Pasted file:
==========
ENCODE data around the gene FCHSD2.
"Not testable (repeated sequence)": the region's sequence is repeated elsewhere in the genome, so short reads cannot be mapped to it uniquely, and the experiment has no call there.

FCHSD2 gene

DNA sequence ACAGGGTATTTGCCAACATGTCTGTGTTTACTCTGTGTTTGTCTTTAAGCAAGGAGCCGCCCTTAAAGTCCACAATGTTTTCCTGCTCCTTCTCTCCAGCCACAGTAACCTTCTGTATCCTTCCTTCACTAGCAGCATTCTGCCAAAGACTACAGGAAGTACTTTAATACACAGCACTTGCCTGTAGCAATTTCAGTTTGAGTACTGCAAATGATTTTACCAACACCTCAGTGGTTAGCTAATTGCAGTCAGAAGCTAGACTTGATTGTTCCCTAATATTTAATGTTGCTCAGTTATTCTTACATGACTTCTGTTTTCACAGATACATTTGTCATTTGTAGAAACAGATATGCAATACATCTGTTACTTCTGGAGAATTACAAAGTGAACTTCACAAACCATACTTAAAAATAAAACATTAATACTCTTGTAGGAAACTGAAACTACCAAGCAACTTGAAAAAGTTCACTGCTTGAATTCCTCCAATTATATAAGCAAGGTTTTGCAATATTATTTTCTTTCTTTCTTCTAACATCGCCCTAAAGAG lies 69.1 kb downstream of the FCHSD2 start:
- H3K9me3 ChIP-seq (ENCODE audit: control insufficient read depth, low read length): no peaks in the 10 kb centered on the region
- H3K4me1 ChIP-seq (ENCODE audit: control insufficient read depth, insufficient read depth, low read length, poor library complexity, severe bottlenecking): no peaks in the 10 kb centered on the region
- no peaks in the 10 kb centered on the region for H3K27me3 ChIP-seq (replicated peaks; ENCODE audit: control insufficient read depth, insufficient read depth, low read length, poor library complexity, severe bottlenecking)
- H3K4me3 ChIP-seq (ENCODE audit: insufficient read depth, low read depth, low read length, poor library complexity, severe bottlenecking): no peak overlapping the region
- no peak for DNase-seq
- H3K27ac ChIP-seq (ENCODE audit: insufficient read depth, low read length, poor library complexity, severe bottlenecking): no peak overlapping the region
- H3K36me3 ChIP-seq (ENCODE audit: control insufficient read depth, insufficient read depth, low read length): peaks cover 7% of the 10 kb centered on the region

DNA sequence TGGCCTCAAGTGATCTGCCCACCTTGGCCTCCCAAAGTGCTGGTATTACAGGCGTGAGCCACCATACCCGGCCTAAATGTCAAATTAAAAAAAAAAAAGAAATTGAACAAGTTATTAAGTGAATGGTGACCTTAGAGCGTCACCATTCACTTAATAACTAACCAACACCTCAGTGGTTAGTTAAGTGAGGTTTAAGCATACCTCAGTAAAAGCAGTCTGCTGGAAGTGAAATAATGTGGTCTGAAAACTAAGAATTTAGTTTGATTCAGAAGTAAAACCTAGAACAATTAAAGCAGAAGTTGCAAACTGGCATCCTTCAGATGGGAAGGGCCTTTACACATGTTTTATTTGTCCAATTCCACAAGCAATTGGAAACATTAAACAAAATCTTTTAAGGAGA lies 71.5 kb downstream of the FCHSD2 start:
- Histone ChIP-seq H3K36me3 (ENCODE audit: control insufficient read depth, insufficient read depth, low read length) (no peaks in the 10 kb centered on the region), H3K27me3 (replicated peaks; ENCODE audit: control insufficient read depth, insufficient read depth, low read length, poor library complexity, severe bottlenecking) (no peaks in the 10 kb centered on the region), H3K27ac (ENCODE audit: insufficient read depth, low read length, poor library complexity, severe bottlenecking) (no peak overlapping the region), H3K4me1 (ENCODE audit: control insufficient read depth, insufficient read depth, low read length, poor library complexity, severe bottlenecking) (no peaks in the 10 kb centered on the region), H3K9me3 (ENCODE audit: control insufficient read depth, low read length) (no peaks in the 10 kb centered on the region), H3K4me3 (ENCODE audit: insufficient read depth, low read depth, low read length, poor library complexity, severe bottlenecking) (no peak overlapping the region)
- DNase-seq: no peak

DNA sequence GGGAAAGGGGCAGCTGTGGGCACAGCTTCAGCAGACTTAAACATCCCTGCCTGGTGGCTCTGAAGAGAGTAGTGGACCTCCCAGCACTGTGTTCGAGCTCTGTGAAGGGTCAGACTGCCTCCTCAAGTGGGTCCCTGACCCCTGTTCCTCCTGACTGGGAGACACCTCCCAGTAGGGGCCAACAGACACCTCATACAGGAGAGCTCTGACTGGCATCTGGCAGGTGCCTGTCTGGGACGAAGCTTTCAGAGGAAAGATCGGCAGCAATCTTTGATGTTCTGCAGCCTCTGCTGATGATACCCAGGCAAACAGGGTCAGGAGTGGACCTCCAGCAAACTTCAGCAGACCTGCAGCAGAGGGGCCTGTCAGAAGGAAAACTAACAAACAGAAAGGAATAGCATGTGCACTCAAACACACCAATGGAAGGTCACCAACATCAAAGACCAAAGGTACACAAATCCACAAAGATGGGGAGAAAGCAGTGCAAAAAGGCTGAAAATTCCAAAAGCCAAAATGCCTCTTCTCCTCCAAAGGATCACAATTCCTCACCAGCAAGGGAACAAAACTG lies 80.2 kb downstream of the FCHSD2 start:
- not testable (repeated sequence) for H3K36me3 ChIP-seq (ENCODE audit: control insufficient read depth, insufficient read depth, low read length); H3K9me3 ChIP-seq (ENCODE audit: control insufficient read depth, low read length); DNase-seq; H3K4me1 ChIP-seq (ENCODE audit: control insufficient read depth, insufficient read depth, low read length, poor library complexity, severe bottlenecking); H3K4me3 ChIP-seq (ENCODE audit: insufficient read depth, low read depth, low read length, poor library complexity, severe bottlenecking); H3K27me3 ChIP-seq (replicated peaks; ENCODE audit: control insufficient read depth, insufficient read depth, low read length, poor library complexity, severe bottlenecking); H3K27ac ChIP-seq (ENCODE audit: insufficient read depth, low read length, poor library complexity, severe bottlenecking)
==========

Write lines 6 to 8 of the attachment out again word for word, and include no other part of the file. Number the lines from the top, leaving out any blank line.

- H3K4me1 ChIP-seq (ENCODE audit: control insufficient read depth, insufficient read depth, low read length, poor library complexity, severe bottlenecking): no peaks in the 10 kb centered on the region
- no peaks in the 10 kb centered on the region for H3K27me3 ChIP-seq (replicated peaks; ENCODE audit: control insufficient read depth, insufficient read depth, low read length, poor library complexity, severe bottlenecking)
- H3K4me3 ChIP-seq (ENCODE audit: insufficient read depth, low read depth, low read length, poor library complexity, severe bottlenecking): no peak overlapping the region